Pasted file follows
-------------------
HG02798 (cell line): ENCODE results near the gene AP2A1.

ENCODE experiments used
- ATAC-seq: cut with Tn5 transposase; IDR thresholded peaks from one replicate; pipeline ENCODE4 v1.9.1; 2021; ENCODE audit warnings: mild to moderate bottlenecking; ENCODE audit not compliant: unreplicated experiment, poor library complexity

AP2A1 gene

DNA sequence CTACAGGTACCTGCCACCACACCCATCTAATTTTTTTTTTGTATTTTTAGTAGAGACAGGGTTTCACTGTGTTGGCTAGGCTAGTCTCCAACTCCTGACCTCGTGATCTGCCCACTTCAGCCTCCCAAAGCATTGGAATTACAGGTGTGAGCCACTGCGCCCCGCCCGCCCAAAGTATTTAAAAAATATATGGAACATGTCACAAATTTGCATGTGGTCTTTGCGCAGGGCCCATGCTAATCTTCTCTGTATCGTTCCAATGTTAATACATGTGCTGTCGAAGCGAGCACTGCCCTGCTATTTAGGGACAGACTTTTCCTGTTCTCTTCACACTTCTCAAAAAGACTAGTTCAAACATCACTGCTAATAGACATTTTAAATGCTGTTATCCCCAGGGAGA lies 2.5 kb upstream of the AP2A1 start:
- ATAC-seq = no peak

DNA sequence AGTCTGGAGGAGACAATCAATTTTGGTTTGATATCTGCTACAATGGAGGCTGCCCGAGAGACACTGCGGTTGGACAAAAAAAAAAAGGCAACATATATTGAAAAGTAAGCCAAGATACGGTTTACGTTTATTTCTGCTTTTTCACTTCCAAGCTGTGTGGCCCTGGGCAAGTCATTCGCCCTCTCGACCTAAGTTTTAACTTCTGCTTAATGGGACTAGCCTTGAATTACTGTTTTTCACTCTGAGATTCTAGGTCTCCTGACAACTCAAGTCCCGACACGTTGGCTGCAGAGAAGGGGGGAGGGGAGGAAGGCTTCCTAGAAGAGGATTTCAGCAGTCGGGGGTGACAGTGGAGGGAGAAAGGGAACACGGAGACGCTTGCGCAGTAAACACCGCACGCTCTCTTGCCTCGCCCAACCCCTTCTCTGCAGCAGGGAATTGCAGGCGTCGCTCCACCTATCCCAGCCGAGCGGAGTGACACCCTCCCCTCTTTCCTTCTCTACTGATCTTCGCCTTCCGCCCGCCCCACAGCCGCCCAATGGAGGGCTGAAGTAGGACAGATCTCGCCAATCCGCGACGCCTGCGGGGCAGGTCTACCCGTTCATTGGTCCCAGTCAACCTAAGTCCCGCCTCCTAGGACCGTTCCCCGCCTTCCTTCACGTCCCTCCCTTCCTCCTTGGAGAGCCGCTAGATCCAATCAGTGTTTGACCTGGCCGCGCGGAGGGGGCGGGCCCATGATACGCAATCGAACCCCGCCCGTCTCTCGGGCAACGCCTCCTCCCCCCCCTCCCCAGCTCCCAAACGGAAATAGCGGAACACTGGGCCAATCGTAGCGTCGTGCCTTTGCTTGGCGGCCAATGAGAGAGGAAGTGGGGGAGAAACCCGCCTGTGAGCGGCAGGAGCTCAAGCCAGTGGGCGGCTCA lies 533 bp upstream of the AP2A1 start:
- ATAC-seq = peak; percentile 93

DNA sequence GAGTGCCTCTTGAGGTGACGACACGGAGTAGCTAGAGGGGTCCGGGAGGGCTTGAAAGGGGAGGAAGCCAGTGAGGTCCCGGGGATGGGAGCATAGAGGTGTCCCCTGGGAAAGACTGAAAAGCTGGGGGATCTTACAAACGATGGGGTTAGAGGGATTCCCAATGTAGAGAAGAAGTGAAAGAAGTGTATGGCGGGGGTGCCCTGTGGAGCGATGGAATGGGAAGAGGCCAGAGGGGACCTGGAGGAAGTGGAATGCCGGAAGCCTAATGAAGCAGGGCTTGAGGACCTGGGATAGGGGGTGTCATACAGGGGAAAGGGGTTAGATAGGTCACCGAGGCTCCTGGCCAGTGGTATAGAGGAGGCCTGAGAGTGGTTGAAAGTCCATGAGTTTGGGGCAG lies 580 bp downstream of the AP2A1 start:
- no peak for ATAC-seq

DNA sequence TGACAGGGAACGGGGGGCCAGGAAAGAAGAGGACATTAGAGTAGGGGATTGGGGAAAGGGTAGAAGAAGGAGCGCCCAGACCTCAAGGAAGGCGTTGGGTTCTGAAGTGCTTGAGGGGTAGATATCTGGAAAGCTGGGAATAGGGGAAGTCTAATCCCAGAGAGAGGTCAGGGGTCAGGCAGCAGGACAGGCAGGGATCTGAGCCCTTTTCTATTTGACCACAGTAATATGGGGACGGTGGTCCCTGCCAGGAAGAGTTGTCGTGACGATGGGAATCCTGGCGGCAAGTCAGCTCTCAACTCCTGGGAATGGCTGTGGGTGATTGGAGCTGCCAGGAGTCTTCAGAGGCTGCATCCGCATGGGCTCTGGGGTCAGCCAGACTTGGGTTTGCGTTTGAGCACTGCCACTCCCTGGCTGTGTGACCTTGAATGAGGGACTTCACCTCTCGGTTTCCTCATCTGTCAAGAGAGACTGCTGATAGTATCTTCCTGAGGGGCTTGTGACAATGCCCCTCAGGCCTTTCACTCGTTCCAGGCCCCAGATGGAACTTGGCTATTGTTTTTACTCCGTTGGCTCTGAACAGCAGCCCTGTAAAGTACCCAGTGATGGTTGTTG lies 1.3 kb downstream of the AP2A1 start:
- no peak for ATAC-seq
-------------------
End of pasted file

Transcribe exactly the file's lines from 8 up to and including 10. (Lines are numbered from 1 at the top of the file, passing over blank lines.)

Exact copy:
- ATAC-seq = peak; percentile 93

DNA sequence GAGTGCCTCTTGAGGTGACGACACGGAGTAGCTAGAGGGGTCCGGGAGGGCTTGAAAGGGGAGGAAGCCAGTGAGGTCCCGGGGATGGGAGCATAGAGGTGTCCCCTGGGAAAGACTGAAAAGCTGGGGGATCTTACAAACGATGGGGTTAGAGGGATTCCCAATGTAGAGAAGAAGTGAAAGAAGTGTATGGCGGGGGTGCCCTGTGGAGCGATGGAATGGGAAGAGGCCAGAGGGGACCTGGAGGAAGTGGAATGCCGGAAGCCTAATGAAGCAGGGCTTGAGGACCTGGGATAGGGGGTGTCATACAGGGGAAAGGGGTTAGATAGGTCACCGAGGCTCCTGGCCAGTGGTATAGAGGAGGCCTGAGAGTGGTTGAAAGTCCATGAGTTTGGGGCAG lies 580 bp downstream of the AP2A1 start:
- no peak for ATAC-seq